Would the 'Fair Tax' tax used cars?

By Tom Quiner

The Fair Tax is a national sales tax designed to replace ALL other taxes.
It would replace a tax on productivity (the income tax) with a tax on consumption. The plan has been impressively researched at great expense. Advocates for this tax emphasize that it is NOT tax reform. It is tax replacement.
All of the following taxes would be eliminated:
√ federal income taxes
√ personal taxes
√ estate taxes
√ gift taxes
√ capital gains taxes
√ alternative minimum taxes
√ Social Security taxes
√ Medicare taxes
√ self-employment taxes
√ corporate taxes.
So, what WOULD be taxed? FairTax.org tells us:

“The FairTax is a single-rate, federal retail sales tax collected only once, at the final point of purchase of new goods and services for personal consumption. Used items are not taxed. Business-to-business purchases for the production of goods and services are not taxed. A prebate makes the effective rate progressive.”

The key words are “only once.” A new car IS taxed; a used car isn’t, since it has already been taxed.
Same goes for consignment shops selling used clothing. The clothes were already taxed the first time they were sold.
A Quiner’s Diner reader expressed a legitimate concern on the plan in my previous post on the subject (“The time has come to abolish the IRS. Here’s how …”). Since the proposed Fair Tax rate is 23%, wouldn’t that amount to a tax increase on most working class families? After all, most people fall into the 15% tax bracket. The answer is no, the Fair Tax would not be a tax increase. In fact, it would probably amount to a tax cut, explains FairTax.org:

“Most people are paying that much or more today — much of it is just hidden from view. The income tax bracket most people fall into is 15 percent, and all wage earners pay 7.65 percent in payroll taxes. That’s 23 percent right there, without taking into account the 7.65 percent employer matching! On top of that, you have to add in the business taxes and associated compliance costs passed on to consumers in higher prices.”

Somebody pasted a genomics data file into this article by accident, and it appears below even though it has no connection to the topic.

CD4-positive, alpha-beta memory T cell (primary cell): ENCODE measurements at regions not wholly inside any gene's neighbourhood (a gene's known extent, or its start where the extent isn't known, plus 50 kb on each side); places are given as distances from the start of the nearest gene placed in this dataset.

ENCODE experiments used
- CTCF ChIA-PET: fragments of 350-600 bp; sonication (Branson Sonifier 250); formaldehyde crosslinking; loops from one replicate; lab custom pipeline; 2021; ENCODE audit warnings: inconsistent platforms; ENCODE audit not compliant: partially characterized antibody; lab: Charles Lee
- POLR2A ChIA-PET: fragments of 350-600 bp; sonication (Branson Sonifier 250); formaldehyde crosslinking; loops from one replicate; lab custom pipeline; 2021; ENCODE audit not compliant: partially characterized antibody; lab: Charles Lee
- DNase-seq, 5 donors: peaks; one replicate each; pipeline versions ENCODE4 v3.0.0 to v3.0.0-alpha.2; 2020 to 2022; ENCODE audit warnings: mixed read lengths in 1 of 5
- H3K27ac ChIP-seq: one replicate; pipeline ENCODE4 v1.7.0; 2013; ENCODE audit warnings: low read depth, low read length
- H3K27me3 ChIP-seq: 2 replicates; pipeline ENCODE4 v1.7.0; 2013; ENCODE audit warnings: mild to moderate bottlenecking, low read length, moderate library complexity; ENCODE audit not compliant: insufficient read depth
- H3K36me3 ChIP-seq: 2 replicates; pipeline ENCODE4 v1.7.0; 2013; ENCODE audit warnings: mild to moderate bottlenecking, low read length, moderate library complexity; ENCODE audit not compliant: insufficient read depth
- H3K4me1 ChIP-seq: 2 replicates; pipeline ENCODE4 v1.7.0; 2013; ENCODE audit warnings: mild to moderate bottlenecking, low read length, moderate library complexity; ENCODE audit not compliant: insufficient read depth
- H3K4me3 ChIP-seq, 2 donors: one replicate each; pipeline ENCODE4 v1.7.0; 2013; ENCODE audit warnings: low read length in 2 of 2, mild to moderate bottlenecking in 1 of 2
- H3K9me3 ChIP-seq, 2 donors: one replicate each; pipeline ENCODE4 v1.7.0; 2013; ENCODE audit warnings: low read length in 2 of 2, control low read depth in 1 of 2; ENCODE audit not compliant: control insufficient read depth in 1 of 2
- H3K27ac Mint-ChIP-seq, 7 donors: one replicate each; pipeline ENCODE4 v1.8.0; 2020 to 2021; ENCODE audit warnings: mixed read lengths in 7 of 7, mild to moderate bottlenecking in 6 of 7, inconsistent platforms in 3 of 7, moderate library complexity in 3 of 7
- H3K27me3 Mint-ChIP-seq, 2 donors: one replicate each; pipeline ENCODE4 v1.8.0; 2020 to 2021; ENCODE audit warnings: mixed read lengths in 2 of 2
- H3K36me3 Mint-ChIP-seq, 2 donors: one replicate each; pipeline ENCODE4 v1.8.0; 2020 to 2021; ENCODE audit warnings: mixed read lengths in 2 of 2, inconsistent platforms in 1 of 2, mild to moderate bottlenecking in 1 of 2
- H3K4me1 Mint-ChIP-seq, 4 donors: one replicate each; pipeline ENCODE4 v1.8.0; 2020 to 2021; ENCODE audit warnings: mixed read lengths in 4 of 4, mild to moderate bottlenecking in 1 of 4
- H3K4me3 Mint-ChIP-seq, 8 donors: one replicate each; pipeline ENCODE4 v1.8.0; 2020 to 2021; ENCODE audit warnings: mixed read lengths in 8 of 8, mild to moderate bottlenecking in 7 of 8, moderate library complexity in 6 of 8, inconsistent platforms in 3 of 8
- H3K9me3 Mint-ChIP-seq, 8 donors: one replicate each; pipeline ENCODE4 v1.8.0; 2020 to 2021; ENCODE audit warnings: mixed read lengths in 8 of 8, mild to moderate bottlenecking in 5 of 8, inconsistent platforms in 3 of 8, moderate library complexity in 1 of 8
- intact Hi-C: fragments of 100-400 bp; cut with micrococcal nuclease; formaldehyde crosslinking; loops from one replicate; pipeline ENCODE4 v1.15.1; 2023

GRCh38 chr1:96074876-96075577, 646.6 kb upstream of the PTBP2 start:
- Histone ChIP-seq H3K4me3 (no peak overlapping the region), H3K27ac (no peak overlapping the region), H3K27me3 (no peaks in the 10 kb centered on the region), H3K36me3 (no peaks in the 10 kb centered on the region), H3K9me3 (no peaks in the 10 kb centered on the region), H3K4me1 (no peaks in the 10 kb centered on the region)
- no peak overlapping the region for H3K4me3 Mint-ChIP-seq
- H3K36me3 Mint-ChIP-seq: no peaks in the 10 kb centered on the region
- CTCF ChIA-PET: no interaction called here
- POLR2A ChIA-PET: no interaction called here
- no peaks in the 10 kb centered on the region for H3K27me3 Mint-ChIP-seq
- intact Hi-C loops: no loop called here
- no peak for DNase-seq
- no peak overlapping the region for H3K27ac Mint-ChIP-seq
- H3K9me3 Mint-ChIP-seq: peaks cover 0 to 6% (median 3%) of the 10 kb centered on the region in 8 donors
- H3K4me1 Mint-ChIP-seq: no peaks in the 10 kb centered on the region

The tax code currently stands at 4 million words. That’s about five times the length of the Bible. Congress tinkers with it constantly, usually increasing its complexity as it taxes new things; at the same time, they exempt others that have more persuasive (richer) lobbyists.
The Fair Tax eliminates the tax code. It strips away power from the politicians and their lobbyist buddies and puts the power where it belongs: in the hands of the people.
If you’re sick of a corrupt IRS bullying the little guy at the behest of the elites who control government, you should support the Fair Tax.
Spread the word on Facebook, Twitter, and other forms of social media. The time has come.


  1. lburleso on June 26, 2014 at 9:35 am

    Love the idea so much that it seems too good to be true… which means it probably is.
    Maybe that is what would kill it in the end. The public is so cynical that support could be lacking.
    As for support from our political leadership, my own cynicism holds little hope for this ever happening because good ideas like this one just become another polarizer for no apparent reason other than for polarization’s sake.

    • quinersdiner on June 26, 2014 at 9:39 am

      I don’t know if this can happen or not. Here’s what FairTax.org has to say about their chances:
      “Do women have the right to vote in this country? Did we pass Prohibition? Did we repeal it? Do Civil Rights guarantee freedoms far beyond the lunch counter and mass transit? Do free-market economies dominate Eastern Europe, peoples once under the boot of communism? All these were grassroots efforts that affected significant changes in our nation and the world. Is the current income tax system any less a yoke around the necks of otherwise free peoples? We think not.
      Passing the original 16th Amendment and the income tax wasn’t easy and repealing the income tax and the 16th Amendment won’t be easy either. That is why the FairTax has undertaken to build a grassroots movement and grassroots alliances to support the effort. When the FairTax generates unprecedented economic growth in the first few months of its effective date, citizens nationwide will make it clear to Washington that they want to make the change permanent. But this will only happen when the American people rally behind the effort, throw off the yoke, and demand rectification of 90 years of wrongs done by the income tax.”